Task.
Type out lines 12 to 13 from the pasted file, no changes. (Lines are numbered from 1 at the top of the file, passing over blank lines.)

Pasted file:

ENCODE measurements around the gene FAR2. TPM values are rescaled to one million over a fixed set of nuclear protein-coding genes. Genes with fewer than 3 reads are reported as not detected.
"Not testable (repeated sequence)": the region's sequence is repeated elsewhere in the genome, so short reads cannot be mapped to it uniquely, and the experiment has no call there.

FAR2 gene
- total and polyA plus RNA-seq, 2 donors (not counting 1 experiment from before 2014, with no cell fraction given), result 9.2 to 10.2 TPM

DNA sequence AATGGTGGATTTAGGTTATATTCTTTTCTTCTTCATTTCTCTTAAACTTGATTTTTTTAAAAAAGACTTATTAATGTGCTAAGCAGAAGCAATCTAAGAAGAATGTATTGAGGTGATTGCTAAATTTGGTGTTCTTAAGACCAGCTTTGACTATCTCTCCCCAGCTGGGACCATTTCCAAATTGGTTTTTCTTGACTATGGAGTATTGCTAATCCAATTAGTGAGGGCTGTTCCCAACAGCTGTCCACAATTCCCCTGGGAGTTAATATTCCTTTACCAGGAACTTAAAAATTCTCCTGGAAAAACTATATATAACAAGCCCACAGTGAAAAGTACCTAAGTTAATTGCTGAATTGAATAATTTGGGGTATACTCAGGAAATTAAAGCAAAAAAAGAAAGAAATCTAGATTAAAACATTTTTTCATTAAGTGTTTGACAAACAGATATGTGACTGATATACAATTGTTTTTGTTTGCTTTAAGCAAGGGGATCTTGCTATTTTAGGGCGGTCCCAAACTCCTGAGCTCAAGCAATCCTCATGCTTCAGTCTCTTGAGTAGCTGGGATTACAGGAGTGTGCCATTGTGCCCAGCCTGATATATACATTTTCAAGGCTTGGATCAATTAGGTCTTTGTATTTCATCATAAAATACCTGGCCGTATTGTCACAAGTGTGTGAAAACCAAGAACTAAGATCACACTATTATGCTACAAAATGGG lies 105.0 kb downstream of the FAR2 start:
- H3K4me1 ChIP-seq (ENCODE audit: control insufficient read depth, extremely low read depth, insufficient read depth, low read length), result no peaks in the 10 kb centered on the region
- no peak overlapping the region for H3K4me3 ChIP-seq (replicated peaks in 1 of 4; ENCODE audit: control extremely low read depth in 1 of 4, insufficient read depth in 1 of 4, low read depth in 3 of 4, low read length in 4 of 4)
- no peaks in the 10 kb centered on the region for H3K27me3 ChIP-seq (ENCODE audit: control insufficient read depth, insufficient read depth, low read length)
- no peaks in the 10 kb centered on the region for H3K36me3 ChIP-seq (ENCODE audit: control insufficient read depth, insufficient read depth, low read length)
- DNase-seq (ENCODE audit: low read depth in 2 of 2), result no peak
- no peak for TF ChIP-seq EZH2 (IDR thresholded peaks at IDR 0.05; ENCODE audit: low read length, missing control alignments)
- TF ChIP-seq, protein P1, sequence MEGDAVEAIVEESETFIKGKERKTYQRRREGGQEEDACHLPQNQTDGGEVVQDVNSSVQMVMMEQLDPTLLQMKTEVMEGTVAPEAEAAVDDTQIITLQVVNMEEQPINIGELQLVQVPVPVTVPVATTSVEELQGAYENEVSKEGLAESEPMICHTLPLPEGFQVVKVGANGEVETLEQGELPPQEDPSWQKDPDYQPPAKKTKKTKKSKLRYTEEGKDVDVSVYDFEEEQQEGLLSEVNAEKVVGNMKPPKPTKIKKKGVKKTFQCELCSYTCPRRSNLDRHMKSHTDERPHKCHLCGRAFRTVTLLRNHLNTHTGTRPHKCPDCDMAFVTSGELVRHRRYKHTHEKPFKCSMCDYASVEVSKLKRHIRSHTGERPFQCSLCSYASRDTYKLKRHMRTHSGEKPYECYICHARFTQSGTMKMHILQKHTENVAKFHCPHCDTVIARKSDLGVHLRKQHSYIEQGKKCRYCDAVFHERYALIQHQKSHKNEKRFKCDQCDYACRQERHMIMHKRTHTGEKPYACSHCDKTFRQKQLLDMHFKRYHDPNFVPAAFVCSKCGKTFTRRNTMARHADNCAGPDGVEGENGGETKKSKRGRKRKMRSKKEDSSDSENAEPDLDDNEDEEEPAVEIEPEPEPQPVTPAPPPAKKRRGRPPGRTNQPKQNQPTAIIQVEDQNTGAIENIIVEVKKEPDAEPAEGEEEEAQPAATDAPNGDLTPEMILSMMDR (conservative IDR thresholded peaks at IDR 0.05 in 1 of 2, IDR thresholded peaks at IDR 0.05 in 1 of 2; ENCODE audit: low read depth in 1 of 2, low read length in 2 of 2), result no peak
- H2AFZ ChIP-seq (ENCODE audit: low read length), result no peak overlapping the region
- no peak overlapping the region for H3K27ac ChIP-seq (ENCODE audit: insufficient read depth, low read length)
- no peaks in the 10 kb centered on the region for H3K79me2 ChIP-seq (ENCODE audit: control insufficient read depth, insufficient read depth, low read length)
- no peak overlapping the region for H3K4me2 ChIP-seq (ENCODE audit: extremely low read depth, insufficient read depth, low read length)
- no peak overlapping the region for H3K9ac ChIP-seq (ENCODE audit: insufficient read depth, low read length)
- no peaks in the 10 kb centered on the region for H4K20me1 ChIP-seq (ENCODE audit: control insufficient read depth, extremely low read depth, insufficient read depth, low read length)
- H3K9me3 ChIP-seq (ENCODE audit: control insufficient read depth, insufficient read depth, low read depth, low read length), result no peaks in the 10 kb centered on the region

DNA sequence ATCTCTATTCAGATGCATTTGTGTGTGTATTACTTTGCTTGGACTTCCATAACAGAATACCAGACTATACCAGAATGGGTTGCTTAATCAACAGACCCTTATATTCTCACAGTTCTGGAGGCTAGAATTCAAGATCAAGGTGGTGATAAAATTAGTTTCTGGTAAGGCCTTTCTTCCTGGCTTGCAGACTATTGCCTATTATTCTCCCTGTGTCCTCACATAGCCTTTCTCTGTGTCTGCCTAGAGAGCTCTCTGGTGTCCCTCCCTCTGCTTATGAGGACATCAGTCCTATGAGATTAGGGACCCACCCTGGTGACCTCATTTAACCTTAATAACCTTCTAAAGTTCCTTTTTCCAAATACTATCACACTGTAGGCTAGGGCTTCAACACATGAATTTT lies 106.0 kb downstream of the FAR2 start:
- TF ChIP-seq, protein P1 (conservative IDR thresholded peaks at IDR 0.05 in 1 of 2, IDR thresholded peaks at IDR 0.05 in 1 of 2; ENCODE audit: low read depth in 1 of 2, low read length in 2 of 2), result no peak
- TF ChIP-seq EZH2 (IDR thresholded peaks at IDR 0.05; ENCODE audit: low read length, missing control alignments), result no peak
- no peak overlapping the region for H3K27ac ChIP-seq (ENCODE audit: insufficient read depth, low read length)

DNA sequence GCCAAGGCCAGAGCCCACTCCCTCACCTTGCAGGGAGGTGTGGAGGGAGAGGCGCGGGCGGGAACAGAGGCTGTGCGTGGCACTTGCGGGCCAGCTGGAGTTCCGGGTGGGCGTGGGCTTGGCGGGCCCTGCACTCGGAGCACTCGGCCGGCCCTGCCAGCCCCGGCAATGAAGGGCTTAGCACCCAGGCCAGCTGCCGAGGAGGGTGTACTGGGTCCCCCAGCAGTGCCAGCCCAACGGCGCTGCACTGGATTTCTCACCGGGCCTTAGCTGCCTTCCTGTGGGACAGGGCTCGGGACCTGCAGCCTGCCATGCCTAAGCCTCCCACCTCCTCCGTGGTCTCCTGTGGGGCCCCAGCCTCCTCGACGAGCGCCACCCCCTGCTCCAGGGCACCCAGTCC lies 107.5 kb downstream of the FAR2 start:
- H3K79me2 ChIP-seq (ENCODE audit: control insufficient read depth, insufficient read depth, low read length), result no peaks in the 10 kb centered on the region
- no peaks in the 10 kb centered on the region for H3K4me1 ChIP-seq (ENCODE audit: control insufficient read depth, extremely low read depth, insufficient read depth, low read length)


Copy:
- TF ChIP-seq, protein P1, sequence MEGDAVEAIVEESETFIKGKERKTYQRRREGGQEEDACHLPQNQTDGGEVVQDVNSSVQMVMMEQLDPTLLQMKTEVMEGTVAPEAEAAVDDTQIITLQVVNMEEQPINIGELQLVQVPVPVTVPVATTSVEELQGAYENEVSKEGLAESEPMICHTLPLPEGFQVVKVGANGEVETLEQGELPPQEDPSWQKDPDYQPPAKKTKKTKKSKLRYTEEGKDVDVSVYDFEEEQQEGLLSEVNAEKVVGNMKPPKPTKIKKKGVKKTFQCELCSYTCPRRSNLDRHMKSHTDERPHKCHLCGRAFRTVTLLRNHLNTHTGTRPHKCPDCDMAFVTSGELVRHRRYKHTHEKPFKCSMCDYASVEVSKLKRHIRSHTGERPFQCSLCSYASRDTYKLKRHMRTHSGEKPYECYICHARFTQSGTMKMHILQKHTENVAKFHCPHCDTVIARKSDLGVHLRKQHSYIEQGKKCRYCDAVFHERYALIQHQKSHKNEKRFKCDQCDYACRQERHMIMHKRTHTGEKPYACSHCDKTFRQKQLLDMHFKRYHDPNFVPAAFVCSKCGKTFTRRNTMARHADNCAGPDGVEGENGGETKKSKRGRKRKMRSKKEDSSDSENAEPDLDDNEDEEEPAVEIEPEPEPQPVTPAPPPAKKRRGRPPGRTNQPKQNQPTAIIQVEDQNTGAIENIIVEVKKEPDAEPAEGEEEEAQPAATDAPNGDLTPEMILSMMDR (conservative IDR thresholded peaks at IDR 0.05 in 1 of 2, IDR thresholded peaks at IDR 0.05 in 1 of 2; ENCODE audit: low read depth in 1 of 2, low read length in 2 of 2), result no peak
- H2AFZ ChIP-seq (ENCODE audit: low read length), result no peak overlapping the region